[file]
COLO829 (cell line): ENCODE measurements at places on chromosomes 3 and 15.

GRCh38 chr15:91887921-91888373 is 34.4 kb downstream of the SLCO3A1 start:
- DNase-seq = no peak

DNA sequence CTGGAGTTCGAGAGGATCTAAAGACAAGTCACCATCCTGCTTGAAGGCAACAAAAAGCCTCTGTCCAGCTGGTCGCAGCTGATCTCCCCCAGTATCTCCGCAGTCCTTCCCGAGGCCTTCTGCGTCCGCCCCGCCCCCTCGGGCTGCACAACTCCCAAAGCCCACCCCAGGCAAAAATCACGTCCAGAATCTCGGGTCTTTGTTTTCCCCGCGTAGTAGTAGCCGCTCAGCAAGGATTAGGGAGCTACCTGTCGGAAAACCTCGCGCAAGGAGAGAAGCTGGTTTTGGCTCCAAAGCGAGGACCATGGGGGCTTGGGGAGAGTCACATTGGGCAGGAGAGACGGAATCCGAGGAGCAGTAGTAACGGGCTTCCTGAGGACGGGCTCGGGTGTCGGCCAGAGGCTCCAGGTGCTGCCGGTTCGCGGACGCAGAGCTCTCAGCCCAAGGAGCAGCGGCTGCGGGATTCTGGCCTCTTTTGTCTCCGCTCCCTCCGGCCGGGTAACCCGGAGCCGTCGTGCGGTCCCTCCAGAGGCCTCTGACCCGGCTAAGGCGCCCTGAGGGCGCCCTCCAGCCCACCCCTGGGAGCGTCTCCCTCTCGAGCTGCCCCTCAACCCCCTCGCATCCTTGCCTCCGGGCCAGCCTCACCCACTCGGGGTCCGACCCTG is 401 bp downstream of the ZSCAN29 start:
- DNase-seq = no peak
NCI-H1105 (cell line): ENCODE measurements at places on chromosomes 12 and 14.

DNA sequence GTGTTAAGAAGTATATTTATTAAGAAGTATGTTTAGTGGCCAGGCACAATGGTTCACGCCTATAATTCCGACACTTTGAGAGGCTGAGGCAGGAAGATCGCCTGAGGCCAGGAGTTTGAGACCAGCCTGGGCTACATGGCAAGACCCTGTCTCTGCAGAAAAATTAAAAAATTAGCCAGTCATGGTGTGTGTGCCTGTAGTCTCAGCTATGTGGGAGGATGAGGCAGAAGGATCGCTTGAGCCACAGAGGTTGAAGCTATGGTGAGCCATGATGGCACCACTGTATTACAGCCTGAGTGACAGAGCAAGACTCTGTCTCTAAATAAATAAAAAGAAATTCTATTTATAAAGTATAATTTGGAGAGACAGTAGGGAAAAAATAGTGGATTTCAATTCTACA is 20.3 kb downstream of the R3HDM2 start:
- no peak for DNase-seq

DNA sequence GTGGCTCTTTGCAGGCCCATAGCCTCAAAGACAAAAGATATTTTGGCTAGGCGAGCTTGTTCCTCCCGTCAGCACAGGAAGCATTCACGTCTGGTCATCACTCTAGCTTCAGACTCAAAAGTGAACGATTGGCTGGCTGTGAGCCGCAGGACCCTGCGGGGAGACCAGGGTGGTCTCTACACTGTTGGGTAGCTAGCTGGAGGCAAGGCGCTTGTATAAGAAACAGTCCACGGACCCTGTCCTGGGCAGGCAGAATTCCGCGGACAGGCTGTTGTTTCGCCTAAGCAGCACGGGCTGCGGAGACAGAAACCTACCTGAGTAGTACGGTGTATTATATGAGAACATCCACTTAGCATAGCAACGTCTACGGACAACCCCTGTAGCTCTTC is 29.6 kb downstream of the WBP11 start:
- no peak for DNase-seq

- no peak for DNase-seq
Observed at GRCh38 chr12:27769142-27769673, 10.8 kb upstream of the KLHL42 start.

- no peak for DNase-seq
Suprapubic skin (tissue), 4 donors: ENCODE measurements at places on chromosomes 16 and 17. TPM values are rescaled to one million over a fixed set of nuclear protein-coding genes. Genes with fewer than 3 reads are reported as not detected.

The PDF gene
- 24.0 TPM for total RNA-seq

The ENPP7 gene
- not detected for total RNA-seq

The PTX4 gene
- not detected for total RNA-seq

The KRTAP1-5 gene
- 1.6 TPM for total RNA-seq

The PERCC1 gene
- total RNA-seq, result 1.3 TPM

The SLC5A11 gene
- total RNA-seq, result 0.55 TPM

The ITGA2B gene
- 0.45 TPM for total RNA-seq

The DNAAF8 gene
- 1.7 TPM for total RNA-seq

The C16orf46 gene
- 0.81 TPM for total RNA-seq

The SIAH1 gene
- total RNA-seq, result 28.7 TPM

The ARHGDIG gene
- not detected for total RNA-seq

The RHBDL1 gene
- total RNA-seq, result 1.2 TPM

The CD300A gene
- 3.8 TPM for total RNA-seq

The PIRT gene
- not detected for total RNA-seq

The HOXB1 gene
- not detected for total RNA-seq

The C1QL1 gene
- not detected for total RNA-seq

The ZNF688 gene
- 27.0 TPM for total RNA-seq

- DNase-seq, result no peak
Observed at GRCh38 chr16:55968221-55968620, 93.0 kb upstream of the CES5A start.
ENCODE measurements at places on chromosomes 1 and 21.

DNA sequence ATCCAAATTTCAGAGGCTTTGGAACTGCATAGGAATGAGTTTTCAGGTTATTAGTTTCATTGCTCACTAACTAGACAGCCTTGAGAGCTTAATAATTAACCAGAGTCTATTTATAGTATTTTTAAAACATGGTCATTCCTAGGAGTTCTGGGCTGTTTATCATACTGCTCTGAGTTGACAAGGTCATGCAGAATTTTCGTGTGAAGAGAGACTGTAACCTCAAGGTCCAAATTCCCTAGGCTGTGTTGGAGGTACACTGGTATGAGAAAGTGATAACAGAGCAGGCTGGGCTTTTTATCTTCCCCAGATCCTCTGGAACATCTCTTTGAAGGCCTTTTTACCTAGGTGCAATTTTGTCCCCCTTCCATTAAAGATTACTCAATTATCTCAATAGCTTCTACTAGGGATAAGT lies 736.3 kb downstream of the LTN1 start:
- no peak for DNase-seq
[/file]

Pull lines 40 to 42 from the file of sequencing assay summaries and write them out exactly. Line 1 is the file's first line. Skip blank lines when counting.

- 3.8 TPM for total RNA-seq

The PIRT gene
- not detected for total RNA-seq